I would very much like to be a Formula 1 journalist. I love the sport and I enjoy writing, so it only seems natural that I would wish to combine the two and form a career. After all, life is short and the surrender to the inevitable grind of the 9-5, staring at a computer screen and developing fundamental health problems, should at least be abated for a while until you realise all your other options are exhausted.
But the start of the F1 season has made me realise that there is very little calling for real F1 journalism any more. Most contemporary coverage of the top tier of motorsport is fluff. Just air.
There is a good reason why I think it would be much more gratifying to write about classic F1 than the modern sport. It is not, as many people attest, because the sport was so much better ‘then’. Yes, there were many things that were (for this author and many others, F1 could do with making car and driver identification easier for all concerned). But the main reason that it’s more rewarding to write about something that occurred in the past is that we have all the facts neatly summarised; we can then use this wealth of information to construct something of genuine interest and worth, rather than trying to senselessly predict the future to grab transient attention.
We have no need for conjecture or stabs in the dark. You know the cliché ‘if you have nothing good to say, say nothing at all’?
In the run up to the start of the season, what the punters want to hear is who is going to win the championship. Of course they do – we are all interested. But nobody knows. So nobody should guess. We have known since time immemorial that testing tells us bugger all. And yet despite this, everyone still makes snap predictions based on one isolated set of results.
The headlines in the lead up to 2013 have been something like this:
‘McLaren fastest at Jerez – Button eyes championship’
‘Mercedes scorching at Barcelona – Lewis can win title’
‘Red Bull rolls out of transporter fastest – ominous for the rest’
And yet come lights out yesterday Kimi Raikkonen, as smooth and cool as a large Mr Whippy, drove past everyone else from seventh on the grid to a dominant and entirely-deserved win. They didn’t see that one coming! And now of course it’s:
‘Raikkonen’s Melbourne win springboard to second title.’
Good grief! Can we please put the half-arsed predictions aside for a moment?
Of course I didn’t know that was going to happen either, but I’m not privy to the luxury of going to tests and talking to engineers, observing cars from the side of the track and actually gathering information.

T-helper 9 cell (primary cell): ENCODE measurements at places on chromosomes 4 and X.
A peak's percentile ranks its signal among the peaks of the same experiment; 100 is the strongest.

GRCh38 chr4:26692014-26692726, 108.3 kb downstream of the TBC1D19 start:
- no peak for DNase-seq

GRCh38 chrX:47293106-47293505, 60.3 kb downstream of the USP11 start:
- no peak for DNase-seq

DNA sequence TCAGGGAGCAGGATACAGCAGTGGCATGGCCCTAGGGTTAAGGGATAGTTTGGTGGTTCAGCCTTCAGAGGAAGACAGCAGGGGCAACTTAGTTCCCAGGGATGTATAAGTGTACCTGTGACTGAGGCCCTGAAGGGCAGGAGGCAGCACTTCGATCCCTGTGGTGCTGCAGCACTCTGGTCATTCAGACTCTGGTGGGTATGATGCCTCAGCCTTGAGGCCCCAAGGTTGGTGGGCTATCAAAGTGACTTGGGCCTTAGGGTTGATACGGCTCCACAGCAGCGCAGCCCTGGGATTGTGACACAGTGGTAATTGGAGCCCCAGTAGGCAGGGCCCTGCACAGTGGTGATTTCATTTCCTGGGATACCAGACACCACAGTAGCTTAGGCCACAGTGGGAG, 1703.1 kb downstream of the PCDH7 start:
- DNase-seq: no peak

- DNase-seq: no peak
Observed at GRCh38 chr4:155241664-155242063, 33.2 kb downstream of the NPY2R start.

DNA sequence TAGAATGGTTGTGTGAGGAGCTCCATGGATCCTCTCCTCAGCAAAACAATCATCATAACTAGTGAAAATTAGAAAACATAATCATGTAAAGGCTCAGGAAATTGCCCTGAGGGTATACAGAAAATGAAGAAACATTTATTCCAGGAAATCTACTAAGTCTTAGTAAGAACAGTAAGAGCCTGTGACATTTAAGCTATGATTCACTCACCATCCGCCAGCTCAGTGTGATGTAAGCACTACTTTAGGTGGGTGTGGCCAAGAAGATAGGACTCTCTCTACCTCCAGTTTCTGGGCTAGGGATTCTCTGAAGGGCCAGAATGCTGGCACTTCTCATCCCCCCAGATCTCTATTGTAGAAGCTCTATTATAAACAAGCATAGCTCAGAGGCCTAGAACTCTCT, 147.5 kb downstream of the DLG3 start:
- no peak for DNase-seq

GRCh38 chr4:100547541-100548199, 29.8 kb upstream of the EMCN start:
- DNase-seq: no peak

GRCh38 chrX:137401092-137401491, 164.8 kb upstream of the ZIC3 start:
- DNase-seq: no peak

This is why we want journalists of the calibre of Mark Hughes, who tend not to write unless they have something decent to say. And when they say it, they have a multitude of excellent reasons for doing so.
Other top-line journalists such as Nigel Roebuck must wonder what’s happened to their profession. And it is not the journalists’ fault. Back when Nigel started covering F1 in 1971 he would form personal friendships with drivers who had no issue whatsoever with telling him exactly what they thought: of their car, of other drivers, of their team boss, of their teammate, of the tea in the team canteen.
These days the drivers are wheeled out with a team representative sitting on their shoulder to make sure they don’t step out of line. Their interviews are essentially a spoken press release. Whether they’re raging or fuming their remarks are anodyne to the point of detachment. And the hordes of journos have nothing to go on apart from this. It’s like a chef whose employer only gives him a white loaf and a block of cheddar to work with.
I understand that this has come about because some drivers have probably been bitten in the arse by the press before. This has the effect of their teams rushing them into the motorhome after a crash/ retirement like a patient going to casualty, lest they accidentally behave like a human and say something a bit rude by mistake. But although Ayrton Senna was regularly thumped by the press, he never stopped saying what he thought. Yes, he was more careful, but if he was pissed off you knew all about it.
The reason I want to read the work of F1 journalists is so that I can learn things I would not otherwise have known from the mainstream TV coverage. Any moron can guess what’s going to happen based on who qualified fastest.
We need technical analysis, terrier-like reporting, unique insights, behind the scenes scandals, controversial information that teams don’t want to get out, interesting anecdotes about drivers…. At the end of the day F1 is supposed to be entertainment and if that really is true then its fans want to know the real story behind the flippant headlines.
Not ‘Fastest Car will probably Win Championship’ – anyone can do that.